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Tuesday, October 18, 2011

Who Needs Tendulkar?

“Sachin, Sachin!” chanted the crowd at Delhi’s Feroz Shah Kotla stadium on Monday as India romped to another easy win over England.

“Why is everyone chanting for Sachin Tendulkar? He isn’t even playing!” someone laughed. Quick as a flash, a friendly spectator turned to say, “Well, we all love Sachin. That’s certainly true. This particular fan was wearing the colors of the Delhi Daredevils, one of the rivals of Tendulkar’s Indian Premier League team, the Mumbai Indians. However, the Little Master transcends all that. He is Indian cricket.

Raveendran/Agence France-Presse/Getty Images
Virat Kohli and Guatam Gambhir celebrated India’s victory during the second ODI between India and England in New Delhi, Oct. 17.

But both the national team and his Mumbai Indians are doing just fine without him. Since being sidelined after aggravating a toe injury during India’s winless July-September tour of England, Tendulkar has looked on as his Mumbai Indians team won the Champions League Twenty20 tournament for the first time, and now as the national team destroys the visiting English.

India followed up last Friday’s demolition of England in Hyderabad with an even more ruthless display on Monday, winning by eight wickets with the luxury of 80 balls to spare. Last week it was Mahendra Singh Dhoni who led the charge for India, but on Monday in Delhi it was Virat Kohli and Gautam Gambhir who put England to the sword.

Who needs Tendulkar, the man from Mumbai, when you have those two Delhi boys playing like they did? Gambhir ended on 84 not out, while Kohli, who grows in stature with every game, scored 112 not out – his seventh ODI century.

Gambhir and Kohli made the craft of batting look easy, knocking off singles and pairs at will, and smashing 26 fours between them to keep the Feroz Shah Kotla crowd entertained as the scoreboard ticked up to the 238-run target. For England, it was slow torture. The Indian batsmen were in such control they looked like they could’ve chased down any total England might have made. Even if Gambhir or Kohli had somehow got out, India still had the devastating Suresh Raina and Dhoni waiting in the hut.

England once again is struggling in India. The World Cup wasn’t a good tournament for the world’s No.1 ranked Test team, with losses to Ireland and Bangladesh followed by a quarter final exit at the hands of Sri Lanka. The current ODI side, led by Alastair Cook, is a new look outfit and definitely a work in progress, so this India tour will be valuable regardless, especially for younger players such as the impressive Jonny Bairstow.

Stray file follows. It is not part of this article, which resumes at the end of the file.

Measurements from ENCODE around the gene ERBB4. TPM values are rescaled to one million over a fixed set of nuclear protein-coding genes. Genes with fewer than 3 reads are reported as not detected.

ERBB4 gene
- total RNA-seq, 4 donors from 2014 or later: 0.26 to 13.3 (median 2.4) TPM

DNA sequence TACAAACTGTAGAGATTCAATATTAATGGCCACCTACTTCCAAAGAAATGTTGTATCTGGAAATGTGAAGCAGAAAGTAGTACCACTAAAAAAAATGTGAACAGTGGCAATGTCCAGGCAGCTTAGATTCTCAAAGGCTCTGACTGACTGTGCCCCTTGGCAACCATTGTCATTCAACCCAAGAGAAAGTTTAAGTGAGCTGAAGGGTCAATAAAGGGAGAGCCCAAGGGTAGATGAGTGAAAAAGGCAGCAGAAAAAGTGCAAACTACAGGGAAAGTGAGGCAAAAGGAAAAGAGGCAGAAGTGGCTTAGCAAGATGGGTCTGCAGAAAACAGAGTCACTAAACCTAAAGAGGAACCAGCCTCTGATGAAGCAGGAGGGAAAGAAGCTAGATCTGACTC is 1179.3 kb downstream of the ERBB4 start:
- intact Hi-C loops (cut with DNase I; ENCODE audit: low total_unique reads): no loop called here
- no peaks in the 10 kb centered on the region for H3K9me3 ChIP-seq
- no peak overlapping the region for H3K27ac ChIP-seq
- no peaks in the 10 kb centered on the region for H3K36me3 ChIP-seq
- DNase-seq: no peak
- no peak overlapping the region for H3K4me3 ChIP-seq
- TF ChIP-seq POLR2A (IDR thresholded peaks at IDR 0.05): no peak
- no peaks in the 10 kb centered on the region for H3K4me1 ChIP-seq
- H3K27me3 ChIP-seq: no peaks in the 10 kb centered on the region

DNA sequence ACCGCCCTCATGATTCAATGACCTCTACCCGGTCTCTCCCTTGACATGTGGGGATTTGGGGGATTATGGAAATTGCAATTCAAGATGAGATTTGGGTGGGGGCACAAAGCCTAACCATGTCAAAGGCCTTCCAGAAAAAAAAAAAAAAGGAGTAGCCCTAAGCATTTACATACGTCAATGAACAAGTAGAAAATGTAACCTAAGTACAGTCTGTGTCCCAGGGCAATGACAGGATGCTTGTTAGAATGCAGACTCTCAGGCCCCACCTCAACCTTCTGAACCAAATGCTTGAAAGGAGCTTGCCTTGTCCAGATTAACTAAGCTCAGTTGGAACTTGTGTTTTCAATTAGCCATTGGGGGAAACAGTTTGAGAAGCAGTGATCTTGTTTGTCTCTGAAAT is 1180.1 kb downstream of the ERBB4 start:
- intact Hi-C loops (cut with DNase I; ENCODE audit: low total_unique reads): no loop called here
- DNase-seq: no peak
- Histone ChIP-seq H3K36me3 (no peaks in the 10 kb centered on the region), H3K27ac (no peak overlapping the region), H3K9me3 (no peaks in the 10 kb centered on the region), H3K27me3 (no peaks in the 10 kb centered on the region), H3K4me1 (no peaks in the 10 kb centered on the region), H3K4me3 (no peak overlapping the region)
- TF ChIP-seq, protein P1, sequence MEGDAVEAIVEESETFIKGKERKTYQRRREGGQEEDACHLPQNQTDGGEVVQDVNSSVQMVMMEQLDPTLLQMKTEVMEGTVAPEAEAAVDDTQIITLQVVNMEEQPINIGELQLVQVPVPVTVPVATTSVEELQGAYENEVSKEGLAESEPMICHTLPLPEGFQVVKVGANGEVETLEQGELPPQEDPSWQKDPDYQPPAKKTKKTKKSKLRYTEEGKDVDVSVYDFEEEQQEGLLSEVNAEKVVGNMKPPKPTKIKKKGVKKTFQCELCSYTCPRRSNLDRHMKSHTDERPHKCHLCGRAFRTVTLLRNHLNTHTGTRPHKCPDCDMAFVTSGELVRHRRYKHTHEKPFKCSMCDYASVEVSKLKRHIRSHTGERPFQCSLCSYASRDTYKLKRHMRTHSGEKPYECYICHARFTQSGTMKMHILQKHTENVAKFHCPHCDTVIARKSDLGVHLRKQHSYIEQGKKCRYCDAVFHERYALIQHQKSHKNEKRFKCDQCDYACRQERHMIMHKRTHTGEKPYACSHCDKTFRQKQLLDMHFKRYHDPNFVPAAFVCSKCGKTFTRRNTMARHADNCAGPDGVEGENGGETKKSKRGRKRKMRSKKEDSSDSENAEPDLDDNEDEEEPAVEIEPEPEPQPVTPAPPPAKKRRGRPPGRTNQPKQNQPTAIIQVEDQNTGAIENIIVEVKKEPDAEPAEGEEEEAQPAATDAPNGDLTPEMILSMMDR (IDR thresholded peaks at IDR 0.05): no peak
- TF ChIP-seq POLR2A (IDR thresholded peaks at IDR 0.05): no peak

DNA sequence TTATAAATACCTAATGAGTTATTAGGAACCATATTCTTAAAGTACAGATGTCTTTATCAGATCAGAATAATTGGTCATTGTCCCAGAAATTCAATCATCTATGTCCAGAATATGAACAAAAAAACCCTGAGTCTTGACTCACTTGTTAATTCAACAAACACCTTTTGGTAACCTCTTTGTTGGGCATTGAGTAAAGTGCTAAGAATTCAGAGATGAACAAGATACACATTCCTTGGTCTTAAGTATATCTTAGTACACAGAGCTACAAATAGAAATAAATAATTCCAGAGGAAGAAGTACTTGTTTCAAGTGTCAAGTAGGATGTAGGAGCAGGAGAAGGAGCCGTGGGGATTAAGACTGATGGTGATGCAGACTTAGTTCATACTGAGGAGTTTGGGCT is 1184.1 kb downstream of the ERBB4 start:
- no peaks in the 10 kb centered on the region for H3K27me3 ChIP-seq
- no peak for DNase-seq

Already 0-2 down, England could end the five-match ODI series without troubling India, let alone beating them. It’s a welcome turnaround for India after the torrid England tour. The whisperings of a crisis were premature. India is doing just fine without some of its most famous stars.

In fact, the absence of Tendulkar, along with other big hitters like Virender Sehwag, Yuvraj Singh and Yusuf Pathan could be just the tonic Indian cricket needs. Not only do these older players need some rest from the endless cricket cycle, their time out gives others the chance to state their case and to shine. All this adds to the strength in depth. India’s new coach Duncan Fletcher, after a baptism of fire on the England tour, will soon have a welcome selection headache.

The current squad has done more than enough for now, and the Board of Control for Cricket in India has announced that it is retaining the same players for the remaining three matches of the ODI series against England.

The memory of the Test series defeat in England will be harder to shake. India won’t get the chance to prove the doubters in that department wrong till the four Test series in Australia, which starts in December. But in ODIs, India – after winning the World Cup at home earlier this year – has proved that it is the master, at least on its own patch.

Once he’s recovered, Tendulkar will no doubt walk back into the Indian team unchallenged. But even when he’s not playing, he’s helping Indian cricket by giving others a chance, albeit unintentionally. Yet again, it’s impossible to criticize the Little Master.

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